If a student receives more than one professionalism notification through this process and in the same category of “unprofessional behavior”, it will be noted on the students MSPE.
Yes, this is an anonymous process. The surveys are utilized through anonymous links and therefore you will be not identified when you complete the form.
You will be asked if you would LIKE to receive follow-up- this does give you the opportunity to supply your name and email address if you wish. This is not a required field.
If a potential safety concern is identified within this professionalism notification (a threat is made towards someone), we will attempt to follow-up/report this to the appropriate individuals, though this may be difficult since the survey links are all intentionally anonymous.
It is possible that you will get follow-up. You will be asked if you would LIKE to receive follow-up- this does give you the opportunity to supply your name and email address if you wish. This is not a required field.
Please note that we will try to close the loop with you if you request follow-up, but this follow-up will often be quite non-specific, to protect the rights of the individuals about whom you have shared a concern.
There are many other appropriate ways to share concerns, such as through the AERS system for students (to report mistreatment), through the SRS system (to identify concerns about safety, faculty and resident behavior, etc). However, we will provide links to these additional systems as part of this survey to allow you the opportunity to report your concerns in the appropriate venue.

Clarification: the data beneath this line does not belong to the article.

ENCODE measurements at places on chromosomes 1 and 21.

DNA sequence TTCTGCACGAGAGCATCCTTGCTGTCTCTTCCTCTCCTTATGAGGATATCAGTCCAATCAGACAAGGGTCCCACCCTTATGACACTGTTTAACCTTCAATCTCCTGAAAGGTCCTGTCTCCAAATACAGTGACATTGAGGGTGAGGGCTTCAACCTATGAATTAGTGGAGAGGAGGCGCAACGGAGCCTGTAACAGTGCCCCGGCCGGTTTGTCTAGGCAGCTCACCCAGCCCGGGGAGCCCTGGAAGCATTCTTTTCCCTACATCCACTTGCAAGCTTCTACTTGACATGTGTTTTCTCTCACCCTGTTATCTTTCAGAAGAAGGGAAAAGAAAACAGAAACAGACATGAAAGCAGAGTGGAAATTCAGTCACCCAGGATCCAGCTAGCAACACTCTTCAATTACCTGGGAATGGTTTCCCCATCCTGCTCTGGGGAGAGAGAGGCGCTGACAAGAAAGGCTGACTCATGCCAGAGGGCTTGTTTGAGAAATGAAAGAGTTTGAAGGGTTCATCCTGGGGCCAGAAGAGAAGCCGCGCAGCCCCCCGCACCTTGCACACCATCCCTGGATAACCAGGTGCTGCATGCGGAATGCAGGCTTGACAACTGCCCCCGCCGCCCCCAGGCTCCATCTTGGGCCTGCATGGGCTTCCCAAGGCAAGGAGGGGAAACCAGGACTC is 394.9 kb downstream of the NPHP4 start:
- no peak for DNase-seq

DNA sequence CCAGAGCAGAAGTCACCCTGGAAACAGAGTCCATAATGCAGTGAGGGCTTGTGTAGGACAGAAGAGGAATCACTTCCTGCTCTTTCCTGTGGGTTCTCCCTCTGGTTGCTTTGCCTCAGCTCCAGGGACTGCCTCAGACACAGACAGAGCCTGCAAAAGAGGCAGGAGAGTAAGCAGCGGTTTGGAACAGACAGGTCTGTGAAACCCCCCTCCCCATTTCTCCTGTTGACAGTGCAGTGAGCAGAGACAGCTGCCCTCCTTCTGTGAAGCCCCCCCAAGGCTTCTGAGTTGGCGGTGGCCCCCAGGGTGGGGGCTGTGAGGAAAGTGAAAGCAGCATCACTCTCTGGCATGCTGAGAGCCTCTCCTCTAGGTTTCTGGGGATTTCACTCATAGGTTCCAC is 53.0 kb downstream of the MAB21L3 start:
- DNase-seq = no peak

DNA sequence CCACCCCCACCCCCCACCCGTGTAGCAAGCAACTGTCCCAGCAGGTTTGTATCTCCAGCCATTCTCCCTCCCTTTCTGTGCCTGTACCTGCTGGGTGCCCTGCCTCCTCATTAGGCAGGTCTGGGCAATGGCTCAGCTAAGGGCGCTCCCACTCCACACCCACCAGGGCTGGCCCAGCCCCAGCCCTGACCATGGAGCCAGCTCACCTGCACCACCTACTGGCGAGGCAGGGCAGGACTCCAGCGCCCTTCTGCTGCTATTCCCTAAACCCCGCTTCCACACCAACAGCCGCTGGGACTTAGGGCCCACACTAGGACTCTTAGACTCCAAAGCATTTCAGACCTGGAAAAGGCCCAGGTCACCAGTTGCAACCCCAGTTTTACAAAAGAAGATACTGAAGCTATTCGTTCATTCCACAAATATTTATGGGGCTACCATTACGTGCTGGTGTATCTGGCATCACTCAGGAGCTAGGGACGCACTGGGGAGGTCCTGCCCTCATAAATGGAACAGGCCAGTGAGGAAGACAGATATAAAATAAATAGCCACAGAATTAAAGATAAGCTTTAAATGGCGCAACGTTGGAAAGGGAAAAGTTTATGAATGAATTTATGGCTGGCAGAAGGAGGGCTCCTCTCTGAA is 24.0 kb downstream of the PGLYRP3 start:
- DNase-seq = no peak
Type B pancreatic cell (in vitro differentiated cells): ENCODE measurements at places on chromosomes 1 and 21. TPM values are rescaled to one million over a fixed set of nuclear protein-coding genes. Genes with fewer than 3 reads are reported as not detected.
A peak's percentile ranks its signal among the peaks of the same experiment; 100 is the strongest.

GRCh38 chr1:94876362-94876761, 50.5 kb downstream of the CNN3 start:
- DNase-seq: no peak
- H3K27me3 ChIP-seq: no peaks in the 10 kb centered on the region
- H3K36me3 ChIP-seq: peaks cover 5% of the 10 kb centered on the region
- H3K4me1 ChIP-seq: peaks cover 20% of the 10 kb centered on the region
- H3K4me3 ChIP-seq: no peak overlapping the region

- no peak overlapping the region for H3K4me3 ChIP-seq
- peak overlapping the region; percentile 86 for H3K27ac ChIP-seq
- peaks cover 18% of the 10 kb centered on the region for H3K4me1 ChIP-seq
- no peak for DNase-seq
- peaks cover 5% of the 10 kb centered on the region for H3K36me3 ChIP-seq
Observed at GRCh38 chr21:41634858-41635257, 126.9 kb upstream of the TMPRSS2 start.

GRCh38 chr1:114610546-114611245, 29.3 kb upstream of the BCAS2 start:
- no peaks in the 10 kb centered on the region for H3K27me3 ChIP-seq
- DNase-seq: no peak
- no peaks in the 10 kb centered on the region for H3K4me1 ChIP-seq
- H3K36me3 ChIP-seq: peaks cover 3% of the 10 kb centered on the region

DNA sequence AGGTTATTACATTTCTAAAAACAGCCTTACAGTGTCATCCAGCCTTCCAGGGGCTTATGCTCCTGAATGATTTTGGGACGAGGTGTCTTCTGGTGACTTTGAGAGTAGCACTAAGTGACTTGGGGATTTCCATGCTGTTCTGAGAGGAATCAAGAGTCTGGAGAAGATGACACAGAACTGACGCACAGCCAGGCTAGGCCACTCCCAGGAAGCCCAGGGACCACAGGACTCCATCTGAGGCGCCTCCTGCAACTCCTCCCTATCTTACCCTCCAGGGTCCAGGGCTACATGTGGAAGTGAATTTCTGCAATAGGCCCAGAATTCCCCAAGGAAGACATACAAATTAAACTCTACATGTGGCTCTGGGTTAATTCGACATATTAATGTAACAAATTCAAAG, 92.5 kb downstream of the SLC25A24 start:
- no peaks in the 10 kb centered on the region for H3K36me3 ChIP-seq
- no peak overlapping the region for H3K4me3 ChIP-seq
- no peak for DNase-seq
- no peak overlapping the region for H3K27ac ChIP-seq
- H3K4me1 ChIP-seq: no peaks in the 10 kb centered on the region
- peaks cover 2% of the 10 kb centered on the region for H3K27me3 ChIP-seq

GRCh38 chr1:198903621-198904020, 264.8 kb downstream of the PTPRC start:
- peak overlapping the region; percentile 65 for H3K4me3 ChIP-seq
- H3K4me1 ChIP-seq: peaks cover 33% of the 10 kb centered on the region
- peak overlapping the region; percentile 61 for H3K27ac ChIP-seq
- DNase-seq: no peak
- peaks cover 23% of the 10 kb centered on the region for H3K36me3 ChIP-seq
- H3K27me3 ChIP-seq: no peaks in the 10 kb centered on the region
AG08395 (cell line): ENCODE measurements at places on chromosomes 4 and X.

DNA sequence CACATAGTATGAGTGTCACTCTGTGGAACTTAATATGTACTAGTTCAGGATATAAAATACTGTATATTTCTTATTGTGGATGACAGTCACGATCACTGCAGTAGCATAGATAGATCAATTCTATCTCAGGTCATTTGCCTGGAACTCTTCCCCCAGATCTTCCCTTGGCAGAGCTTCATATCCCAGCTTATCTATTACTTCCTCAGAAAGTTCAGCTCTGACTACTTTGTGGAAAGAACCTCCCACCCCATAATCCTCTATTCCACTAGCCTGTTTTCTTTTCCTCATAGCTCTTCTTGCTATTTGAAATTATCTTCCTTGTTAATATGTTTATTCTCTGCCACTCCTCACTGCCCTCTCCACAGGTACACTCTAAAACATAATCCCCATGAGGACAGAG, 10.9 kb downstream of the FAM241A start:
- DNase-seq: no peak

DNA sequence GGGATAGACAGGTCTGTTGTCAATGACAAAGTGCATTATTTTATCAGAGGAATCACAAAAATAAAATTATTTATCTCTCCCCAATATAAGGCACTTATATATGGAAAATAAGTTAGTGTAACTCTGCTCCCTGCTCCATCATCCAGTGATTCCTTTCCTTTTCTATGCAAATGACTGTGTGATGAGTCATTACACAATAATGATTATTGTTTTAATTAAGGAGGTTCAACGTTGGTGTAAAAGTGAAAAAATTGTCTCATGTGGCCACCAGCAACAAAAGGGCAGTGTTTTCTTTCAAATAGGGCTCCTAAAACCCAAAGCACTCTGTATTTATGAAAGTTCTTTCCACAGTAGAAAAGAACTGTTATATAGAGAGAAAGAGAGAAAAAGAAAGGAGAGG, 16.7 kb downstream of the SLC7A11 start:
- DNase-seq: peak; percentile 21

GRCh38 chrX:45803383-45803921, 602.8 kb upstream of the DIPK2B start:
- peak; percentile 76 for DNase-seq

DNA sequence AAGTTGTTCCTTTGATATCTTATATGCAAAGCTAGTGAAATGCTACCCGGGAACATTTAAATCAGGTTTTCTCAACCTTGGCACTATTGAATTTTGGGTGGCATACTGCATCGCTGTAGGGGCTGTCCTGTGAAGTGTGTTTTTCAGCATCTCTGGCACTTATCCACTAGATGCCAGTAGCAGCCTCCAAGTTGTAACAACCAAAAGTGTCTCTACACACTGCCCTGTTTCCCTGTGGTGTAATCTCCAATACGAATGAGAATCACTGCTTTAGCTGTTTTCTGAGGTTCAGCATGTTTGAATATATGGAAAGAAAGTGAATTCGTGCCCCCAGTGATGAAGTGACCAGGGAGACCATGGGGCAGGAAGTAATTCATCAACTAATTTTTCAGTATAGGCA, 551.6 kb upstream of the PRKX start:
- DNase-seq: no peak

1. Faculty may refer students for academic support (e.g., help with study skills, time management, test taking strategies) and will make additional referrals as needed (e.g., for test anxiety) by contacting Dr. Melanie Bonner.
2. The Student Disability Access Office (SDAO) has been charged by Duke University with the responsibility of exploring possible coverage and reasonable accommodations for qualified students with disabilities for purposes of Section 504 of the Federal Rehabilitation Act of 1973, the Americans with Disabilities Act of 1990 (ADA) and the ADA Amendments Act of 2008.
3. Disability status and reasonable accommodation decisions are made by the SDAO for students across the university including undergraduates, graduates, professional, continuing education, visiting and inter-institutional as well as students attending the Watts School of Nursing and the Talent Identification Program (TIP).
4. The SDAO provides and coordinates accommodations, support services and programs that enable students with disabilities to maximize the quality of their experience at Duke University by preventing discrimination and providing equal access to Duke programs, services, and activities.
5. As Duke University continues its efforts to welcome individuals with disabilities, the number of qualified students with disabilities has continued to increase. In order for the University to ensure timely exploration of necessary accommodations, academic units have identified individuals to serve as Disability Service Liaisons who work in collaboration with the Director of the Student Disability Access Office.
6. Disabilities may include, but are not limited to:
- Attention Deficit/Hyperactivity Disorders (ADHD)
- Learning Disabilities (aka Learning Disorders)
- Psychological Disorders (including Autism Spectrum Disorders)
- Visual Impairments
- Hearing Impairments
- Mobility Impairments
- Chronic Health Disorders
7. How faculty in the SOM are informed:Faculty members of students who are registered with the SDAO and approved to receive classroom accommodations will receive them. In the SOM, any accommodations are shared with Dr. Caroline Haynes. Testing accommodations are handled directly by the Office of Assessment and should not involve the clerkship director or coordinators unless the student asks for help from these individuals directly. If there are questions about requests, please contact Dr. Caroline Haynes.